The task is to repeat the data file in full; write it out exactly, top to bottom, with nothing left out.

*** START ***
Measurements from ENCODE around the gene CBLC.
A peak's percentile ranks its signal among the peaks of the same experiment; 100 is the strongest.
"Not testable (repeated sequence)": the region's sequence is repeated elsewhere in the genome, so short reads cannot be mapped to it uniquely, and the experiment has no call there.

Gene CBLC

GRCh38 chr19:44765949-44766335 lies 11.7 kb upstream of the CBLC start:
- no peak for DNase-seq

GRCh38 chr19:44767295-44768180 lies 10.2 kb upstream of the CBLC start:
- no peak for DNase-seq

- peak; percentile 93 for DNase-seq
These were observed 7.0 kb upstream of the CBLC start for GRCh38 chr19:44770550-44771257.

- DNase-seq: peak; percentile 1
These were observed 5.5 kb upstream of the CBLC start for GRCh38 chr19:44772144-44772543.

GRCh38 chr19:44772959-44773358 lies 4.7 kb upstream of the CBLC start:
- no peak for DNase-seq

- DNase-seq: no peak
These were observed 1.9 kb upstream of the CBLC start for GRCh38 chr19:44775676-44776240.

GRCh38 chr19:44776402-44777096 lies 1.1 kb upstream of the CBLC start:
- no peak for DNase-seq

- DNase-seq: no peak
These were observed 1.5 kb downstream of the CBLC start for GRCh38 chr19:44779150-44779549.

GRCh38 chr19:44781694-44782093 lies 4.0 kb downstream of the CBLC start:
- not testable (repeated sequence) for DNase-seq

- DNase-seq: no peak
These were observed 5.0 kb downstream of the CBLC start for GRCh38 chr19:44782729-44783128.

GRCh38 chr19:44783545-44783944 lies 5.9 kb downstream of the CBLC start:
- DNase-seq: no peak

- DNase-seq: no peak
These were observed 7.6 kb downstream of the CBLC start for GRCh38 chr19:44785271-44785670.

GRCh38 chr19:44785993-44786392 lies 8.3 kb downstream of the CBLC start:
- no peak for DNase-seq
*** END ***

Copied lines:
Measurements from ENCODE around the gene CBLC.
A peak's percentile ranks its signal among the peaks of the same experiment; 100 is the strongest.
"Not testable (repeated sequence)": the region's sequence is repeated elsewhere in the genome, so short reads cannot be mapped to it uniquely, and the experiment has no call there.

Gene CBLC

GRCh38 chr19:44765949-44766335 lies 11.7 kb upstream of the CBLC start:
- no peak for DNase-seq

GRCh38 chr19:44767295-44768180 lies 10.2 kb upstream of the CBLC start:
- no peak for DNase-seq

- peak; percentile 93 for DNase-seq
These were observed 7.0 kb upstream of the CBLC start for GRCh38 chr19:44770550-44771257.

- DNase-seq: peak; percentile 1
These were observed 5.5 kb upstream of the CBLC start for GRCh38 chr19:44772144-44772543.

GRCh38 chr19:44772959-44773358 lies 4.7 kb upstream of the CBLC start:
- no peak for DNase-seq

- DNase-seq: no peak
These were observed 1.9 kb upstream of the CBLC start for GRCh38 chr19:44775676-44776240.

GRCh38 chr19:44776402-44777096 lies 1.1 kb upstream of the CBLC start:
- no peak for DNase-seq

- DNase-seq: no peak
These were observed 1.5 kb downstream of the CBLC start for GRCh38 chr19:44779150-44779549.

GRCh38 chr19:44781694-44782093 lies 4.0 kb downstream of the CBLC start:
- not testable (repeated sequence) for DNase-seq

- DNase-seq: no peak
These were observed 5.0 kb downstream of the CBLC start for GRCh38 chr19:44782729-44783128.

GRCh38 chr19:44783545-44783944 lies 5.9 kb downstream of the CBLC start:
- DNase-seq: no peak

- DNase-seq: no peak
These were observed 7.6 kb downstream of the CBLC start for GRCh38 chr19:44785271-44785670.

GRCh38 chr19:44785993-44786392 lies 8.3 kb downstream of the CBLC start:
- no peak for DNase-seq